beninModern day Republic of Benin that achieved independence in August 1960 sits on the site of Dahomey, a West African kingdom that rose in the 15th century. The country went from a succession of military governments to a government based on Marxist-Leninist principles with the rise to power of Mathieu Kerekou. A move to a representative government with free elections contributed to the transfer of power from a dictatorship to a democracy. Benin is located in West Africa and bordered on the north by Burkina Faso and Niger, on the west by Togo, on the east by Nigeria and on the south by the Atlantic Ocean. With a land are of 112,622 sq km the population of Benin is estimated at 9.6 million people in 2012. The country’s economy remains underdeveloped and dependent on subsistence agriculture, cotton production, and regional trade. Growth in real output had averaged almost 4% before the global recession, but fell to 2.7% in 2009 and 3% in 2010 (CIA, 2012). Agriculture accounts for 35.5 % of the GDP, and the economy is more sensitive to fluctuations in international prices for agricultural products such as cotton and palm oil and also susceptible to natural calamities. Cotton, a key export, suffered from flooding in 2010-11, but high prices supported export earnings.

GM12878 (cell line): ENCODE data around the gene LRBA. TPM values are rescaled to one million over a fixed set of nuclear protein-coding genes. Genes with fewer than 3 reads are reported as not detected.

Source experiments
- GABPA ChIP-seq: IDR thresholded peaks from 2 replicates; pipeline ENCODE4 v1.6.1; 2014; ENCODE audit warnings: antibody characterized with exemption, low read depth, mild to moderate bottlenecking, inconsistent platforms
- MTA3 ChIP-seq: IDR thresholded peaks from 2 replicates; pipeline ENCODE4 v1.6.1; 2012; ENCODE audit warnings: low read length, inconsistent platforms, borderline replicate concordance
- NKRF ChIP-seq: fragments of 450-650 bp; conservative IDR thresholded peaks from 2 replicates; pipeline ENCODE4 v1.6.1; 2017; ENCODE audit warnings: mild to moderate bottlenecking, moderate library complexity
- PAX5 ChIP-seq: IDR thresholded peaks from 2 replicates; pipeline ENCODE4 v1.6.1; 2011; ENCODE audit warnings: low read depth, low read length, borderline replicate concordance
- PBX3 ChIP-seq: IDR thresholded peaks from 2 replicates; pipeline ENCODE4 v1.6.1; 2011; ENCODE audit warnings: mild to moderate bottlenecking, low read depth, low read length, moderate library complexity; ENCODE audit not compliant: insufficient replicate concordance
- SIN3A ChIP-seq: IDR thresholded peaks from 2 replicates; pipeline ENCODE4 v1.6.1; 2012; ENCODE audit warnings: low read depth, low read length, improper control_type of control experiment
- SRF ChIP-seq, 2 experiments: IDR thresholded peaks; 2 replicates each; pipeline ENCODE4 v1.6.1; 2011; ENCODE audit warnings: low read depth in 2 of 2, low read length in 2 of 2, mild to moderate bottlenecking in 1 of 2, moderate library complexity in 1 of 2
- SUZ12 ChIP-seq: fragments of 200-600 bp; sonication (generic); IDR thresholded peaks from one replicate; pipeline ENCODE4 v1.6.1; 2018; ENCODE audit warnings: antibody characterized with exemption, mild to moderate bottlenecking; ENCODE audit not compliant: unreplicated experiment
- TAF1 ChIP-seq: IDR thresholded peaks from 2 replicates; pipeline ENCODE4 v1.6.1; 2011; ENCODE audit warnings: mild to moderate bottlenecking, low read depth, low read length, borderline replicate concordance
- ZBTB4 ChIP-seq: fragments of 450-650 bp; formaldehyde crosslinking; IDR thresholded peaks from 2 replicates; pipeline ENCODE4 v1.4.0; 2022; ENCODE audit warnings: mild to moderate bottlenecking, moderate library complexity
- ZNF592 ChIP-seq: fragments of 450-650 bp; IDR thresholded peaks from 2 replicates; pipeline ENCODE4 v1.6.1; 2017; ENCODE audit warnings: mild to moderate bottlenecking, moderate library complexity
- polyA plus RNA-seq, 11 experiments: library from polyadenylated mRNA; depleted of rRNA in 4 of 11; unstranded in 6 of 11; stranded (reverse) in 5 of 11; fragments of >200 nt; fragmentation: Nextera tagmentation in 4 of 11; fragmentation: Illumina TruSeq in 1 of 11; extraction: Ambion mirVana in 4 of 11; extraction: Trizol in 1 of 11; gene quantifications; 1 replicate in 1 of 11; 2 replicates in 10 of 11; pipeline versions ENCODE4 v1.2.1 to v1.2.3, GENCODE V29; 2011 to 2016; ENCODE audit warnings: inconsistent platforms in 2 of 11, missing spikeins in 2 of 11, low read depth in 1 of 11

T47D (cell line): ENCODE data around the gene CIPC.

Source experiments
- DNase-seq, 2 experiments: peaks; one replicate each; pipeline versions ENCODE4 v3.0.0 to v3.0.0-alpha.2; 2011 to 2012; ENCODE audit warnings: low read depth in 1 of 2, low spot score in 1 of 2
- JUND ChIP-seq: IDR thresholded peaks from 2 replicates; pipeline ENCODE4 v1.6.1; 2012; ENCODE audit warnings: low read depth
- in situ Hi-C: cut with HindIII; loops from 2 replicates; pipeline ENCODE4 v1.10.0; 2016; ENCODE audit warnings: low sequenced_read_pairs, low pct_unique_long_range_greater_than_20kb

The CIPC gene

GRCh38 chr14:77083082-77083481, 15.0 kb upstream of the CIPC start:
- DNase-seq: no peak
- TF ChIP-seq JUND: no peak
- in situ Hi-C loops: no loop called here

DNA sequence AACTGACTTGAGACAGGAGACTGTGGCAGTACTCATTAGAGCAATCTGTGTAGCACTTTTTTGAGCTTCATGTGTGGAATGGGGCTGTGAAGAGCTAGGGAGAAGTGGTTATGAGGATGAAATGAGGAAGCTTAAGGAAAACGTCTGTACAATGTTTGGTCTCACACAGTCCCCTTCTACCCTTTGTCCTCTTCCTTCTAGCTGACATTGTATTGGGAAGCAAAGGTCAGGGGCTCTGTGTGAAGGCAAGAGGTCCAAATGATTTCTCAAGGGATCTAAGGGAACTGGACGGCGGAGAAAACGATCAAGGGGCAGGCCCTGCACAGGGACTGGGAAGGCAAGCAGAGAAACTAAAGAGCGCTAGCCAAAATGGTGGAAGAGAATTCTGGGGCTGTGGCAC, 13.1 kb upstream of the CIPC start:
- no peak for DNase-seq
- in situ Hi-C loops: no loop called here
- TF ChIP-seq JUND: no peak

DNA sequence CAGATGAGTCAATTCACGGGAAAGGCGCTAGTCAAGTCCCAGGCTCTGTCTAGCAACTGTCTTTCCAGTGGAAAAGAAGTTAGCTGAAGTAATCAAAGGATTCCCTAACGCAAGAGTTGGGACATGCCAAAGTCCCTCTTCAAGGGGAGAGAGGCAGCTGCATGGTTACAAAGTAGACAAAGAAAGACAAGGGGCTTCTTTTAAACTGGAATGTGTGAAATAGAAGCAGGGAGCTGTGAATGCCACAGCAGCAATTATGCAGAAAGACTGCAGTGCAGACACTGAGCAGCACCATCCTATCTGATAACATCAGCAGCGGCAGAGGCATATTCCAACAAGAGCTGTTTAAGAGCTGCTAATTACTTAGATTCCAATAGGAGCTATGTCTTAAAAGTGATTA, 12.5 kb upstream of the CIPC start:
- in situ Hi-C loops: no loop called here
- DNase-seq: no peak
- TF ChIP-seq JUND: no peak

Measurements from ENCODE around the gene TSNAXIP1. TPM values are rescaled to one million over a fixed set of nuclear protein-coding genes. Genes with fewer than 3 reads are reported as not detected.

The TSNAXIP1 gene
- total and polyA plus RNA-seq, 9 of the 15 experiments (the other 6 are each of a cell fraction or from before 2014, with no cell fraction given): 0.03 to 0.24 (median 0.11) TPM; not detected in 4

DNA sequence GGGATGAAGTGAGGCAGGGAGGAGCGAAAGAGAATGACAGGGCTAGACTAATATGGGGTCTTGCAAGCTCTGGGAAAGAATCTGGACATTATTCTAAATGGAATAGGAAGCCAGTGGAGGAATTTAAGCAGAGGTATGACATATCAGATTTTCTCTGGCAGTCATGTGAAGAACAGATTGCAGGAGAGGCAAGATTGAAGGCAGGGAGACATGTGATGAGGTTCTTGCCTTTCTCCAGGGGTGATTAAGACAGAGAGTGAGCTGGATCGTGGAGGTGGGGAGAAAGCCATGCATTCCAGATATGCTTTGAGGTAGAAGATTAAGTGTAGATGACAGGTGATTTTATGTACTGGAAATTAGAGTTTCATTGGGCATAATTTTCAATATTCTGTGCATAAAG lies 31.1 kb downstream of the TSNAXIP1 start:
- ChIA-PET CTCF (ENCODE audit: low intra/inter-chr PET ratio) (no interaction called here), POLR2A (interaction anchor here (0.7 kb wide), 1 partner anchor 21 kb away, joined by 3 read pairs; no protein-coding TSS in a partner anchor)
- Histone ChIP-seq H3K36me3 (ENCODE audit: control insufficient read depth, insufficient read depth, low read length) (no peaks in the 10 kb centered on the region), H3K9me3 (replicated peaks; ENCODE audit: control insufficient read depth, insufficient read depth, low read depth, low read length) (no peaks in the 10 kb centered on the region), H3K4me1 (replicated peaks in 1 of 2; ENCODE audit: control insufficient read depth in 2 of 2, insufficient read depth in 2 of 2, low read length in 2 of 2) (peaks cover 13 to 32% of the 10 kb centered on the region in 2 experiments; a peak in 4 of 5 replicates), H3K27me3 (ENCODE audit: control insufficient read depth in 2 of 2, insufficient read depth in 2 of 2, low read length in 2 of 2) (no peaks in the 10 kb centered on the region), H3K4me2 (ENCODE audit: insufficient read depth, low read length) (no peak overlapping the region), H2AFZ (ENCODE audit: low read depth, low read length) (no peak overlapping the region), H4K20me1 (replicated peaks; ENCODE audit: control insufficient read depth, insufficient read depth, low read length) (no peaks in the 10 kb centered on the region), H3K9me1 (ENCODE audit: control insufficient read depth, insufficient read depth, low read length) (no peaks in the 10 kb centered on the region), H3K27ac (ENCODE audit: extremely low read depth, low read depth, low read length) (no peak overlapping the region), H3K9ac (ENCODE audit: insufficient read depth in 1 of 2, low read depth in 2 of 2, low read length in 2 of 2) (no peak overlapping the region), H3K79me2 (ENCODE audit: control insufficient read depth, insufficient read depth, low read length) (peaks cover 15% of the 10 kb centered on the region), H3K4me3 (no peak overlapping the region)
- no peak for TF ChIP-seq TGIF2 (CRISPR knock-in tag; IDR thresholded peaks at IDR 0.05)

A Brief History of Agricultural Extension Services in Benin and the Enabling Environment